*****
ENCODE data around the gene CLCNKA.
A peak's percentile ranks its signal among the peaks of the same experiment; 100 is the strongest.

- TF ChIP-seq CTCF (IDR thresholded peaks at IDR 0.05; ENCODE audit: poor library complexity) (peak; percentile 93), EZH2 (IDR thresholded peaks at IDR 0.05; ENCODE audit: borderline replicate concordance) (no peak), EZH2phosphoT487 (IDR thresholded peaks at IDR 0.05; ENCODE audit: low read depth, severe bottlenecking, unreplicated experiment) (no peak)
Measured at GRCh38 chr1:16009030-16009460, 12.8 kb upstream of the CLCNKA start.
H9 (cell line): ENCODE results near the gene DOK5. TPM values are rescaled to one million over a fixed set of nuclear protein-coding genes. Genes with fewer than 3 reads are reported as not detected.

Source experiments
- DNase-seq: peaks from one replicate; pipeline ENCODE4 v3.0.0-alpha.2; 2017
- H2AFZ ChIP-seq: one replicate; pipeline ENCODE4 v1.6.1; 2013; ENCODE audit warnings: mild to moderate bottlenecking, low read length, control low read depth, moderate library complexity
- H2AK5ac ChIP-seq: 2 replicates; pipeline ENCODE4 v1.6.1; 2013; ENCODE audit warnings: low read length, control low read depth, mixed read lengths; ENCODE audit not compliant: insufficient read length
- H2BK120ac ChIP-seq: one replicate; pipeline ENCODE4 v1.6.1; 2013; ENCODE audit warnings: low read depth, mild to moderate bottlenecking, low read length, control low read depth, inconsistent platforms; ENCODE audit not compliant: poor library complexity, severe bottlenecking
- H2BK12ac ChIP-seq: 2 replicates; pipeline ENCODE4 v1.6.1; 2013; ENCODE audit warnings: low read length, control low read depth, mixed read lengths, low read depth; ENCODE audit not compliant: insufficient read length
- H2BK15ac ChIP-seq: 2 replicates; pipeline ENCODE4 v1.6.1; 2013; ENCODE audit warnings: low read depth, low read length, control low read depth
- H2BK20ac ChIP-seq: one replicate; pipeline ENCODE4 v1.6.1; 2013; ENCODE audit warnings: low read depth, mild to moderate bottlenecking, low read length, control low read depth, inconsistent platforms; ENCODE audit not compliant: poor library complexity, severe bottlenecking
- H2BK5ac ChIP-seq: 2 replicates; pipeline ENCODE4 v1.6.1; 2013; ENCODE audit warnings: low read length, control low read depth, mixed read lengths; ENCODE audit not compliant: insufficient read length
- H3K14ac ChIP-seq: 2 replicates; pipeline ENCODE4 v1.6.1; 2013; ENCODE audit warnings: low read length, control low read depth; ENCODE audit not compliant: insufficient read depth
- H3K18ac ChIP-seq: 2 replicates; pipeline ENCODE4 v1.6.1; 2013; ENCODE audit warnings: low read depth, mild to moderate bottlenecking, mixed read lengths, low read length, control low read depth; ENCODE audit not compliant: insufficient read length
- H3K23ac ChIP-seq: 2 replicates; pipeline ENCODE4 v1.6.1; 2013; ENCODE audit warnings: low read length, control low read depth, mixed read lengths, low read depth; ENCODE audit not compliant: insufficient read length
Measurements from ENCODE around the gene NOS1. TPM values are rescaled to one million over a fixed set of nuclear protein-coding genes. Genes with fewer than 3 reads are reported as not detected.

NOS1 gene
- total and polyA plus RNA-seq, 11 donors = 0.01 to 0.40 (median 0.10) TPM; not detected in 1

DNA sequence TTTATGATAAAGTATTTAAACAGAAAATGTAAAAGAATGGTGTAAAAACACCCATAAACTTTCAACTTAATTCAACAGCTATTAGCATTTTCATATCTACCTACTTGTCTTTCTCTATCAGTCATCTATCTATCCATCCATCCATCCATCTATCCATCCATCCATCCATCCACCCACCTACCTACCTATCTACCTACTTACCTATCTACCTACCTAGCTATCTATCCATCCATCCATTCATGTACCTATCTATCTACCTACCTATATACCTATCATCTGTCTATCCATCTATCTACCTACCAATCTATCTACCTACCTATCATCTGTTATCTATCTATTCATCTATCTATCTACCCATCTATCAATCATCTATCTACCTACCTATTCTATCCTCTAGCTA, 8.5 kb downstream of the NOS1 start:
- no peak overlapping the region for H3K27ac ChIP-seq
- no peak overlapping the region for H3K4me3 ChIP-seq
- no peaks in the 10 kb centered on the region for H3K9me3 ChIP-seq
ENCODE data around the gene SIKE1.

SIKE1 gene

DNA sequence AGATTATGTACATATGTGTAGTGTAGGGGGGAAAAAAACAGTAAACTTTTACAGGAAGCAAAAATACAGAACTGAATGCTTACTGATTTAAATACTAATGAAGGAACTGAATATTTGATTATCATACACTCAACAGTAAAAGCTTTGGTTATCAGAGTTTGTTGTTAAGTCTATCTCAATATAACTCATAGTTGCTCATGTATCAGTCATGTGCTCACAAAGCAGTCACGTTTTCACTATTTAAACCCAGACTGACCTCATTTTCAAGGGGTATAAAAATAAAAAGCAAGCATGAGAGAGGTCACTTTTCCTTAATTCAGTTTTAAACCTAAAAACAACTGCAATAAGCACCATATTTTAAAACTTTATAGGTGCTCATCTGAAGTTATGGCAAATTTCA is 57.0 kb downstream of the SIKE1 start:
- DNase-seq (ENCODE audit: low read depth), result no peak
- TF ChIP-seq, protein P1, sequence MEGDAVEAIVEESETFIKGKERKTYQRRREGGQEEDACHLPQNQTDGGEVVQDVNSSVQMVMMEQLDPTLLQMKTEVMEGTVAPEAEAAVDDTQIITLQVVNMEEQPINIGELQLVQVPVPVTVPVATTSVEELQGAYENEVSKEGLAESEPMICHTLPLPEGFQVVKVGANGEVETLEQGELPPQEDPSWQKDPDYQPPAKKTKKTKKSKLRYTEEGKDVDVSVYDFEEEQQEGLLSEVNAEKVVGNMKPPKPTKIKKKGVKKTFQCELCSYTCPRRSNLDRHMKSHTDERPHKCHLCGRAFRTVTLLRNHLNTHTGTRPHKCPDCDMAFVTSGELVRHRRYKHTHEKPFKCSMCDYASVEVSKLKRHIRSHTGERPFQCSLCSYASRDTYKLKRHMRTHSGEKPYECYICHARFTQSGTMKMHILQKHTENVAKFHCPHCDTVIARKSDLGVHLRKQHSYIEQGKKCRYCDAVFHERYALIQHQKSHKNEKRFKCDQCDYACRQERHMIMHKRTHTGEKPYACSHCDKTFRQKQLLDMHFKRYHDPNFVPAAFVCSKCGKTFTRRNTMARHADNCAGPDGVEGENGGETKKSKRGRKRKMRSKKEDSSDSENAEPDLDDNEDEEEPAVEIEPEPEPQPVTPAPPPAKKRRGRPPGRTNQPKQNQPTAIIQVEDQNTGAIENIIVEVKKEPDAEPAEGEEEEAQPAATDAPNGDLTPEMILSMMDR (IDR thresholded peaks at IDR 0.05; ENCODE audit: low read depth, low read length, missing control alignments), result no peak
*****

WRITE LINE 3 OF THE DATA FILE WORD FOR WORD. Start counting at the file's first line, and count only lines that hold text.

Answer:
- TF ChIP-seq CTCF (IDR thresholded peaks at IDR 0.05; ENCODE audit: poor library complexity) (peak; percentile 93), EZH2 (IDR thresholded peaks at IDR 0.05; ENCODE audit: borderline replicate concordance) (no peak), EZH2phosphoT487 (IDR thresholded peaks at IDR 0.05; ENCODE audit: low read depth, severe bottlenecking, unreplicated experiment) (no peak)